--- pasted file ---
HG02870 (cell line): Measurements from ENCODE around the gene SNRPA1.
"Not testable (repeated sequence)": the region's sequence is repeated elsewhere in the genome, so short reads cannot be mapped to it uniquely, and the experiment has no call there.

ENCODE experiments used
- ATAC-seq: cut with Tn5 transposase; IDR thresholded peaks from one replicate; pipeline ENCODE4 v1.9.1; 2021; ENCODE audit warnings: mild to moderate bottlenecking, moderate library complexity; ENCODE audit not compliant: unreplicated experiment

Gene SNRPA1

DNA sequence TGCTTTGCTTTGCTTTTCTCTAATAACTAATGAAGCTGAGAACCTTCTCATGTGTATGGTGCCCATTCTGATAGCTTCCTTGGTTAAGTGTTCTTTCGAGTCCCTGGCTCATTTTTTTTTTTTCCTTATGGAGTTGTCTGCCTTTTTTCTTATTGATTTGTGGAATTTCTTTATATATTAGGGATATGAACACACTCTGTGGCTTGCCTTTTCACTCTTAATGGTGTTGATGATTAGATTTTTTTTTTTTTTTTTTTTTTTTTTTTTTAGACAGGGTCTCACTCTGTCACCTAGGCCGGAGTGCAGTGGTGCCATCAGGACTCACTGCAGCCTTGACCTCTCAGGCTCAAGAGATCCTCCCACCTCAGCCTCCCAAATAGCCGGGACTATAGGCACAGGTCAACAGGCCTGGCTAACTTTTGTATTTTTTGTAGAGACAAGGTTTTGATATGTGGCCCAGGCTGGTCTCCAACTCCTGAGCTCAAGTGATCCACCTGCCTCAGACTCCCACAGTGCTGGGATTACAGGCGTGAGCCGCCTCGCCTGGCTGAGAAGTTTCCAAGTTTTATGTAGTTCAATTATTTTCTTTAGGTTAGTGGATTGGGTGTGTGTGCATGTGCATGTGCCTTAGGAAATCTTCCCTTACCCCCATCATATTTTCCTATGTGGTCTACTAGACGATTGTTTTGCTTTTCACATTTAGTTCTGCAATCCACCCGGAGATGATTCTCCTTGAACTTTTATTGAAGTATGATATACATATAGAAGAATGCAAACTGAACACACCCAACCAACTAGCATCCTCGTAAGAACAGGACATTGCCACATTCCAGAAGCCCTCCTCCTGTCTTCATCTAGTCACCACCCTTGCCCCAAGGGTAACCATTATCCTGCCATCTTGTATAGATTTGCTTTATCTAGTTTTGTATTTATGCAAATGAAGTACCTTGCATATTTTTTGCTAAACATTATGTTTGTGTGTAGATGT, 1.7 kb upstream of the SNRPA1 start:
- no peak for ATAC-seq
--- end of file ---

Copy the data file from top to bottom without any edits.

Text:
HG02870 (cell line): Measurements from ENCODE around the gene SNRPA1.
"Not testable (repeated sequence)": the region's sequence is repeated elsewhere in the genome, so short reads cannot be mapped to it uniquely, and the experiment has no call there.

ENCODE experiments used
- ATAC-seq: cut with Tn5 transposase; IDR thresholded peaks from one replicate; pipeline ENCODE4 v1.9.1; 2021; ENCODE audit warnings: mild to moderate bottlenecking, moderate library complexity; ENCODE audit not compliant: unreplicated experiment

Gene SNRPA1

DNA sequence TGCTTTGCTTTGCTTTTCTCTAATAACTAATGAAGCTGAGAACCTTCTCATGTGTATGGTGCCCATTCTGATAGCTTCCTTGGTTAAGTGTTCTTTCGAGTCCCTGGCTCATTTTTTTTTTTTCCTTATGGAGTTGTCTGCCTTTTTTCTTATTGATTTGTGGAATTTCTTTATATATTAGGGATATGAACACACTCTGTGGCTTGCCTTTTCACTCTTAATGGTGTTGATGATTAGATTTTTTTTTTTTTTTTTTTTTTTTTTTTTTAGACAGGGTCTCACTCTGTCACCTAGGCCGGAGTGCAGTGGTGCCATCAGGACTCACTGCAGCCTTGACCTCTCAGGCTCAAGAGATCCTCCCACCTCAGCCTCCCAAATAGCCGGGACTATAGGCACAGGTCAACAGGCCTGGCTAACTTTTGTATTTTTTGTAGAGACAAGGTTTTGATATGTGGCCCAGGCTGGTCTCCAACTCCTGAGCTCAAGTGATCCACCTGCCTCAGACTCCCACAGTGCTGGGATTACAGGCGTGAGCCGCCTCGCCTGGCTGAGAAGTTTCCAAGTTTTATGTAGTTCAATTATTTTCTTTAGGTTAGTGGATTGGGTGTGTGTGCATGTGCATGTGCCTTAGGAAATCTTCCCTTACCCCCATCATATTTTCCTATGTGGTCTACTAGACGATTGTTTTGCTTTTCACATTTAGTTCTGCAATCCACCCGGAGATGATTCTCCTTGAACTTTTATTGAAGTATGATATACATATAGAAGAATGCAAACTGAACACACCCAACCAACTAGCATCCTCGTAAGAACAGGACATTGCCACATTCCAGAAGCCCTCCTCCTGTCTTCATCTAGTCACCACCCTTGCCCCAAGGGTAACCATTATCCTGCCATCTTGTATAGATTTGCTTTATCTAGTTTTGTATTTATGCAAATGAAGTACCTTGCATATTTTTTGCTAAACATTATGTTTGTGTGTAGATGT, 1.7 kb upstream of the SNRPA1 start:
- no peak for ATAC-seq